On October 15, 1818, the mother of Abraham Lincoln, Nancy Hanks Lincoln, died from an epidemic making its way through Dubois County, Indiana.  It ended up this epidemic was due to the common weed for this dairy farm country—Eupatorium rugosum or white snakeroot.  Nancy Hanks was just 34 years of age.  Her surviving son, Abraham Lincoln, was only nine.

The cause for this local epidemic would later be determined to be a linked to the local cattle grazing upon the local flora and the effects of this misgrazing on milk products.   This illness was first known as the alkali sickness due to the nature of the soil on which it was most frequently found.  This illness would ultimately become  known as “milk sickness.”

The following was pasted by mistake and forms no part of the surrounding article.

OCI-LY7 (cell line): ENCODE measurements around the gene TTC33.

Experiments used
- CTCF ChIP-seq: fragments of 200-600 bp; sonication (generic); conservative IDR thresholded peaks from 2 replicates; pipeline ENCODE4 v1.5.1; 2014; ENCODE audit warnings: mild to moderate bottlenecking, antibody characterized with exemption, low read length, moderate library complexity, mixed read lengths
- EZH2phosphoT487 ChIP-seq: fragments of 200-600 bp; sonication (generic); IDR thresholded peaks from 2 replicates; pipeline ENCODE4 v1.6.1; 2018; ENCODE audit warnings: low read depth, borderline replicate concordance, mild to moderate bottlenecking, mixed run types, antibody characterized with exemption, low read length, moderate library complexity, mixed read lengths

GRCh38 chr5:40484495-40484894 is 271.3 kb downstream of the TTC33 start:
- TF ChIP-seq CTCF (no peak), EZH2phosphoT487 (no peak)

Since its distribution  appears limited to the Midwestern states, and portions of the mid-Atlantic states around North Carolina, the early years of North American settlement tended to lack this problem in their medical history.  North Carolina colonists experienced milksickness about 1776.  In 1797 it was noted by Irwin F. Mather in his book The Making of Illinois.  During the early 1800s, Milksickness was experienced by Kentuckians, and was written about by Herndon in his Life of Abraham Lincoln.  In Herndon’s book, the  story of the milk sickness epidemic in 1818 in Pigeon Creek, Kentucky, described.  This provides an early example of how some physicians and scientists were trying to link disease to peculiar features of the local environment.  Most of the time these features were related to water, geological and soil conditions.  The following observations made by a Kentuckian farmer named Herndon, for example, stated: [From Abraham Lincoln: the true story of a great life. Volume 1 (New York, 1892) by William Henry Herndon, Jesse William Weik, pp. 22-25.  See more complete review of this selection of text below]: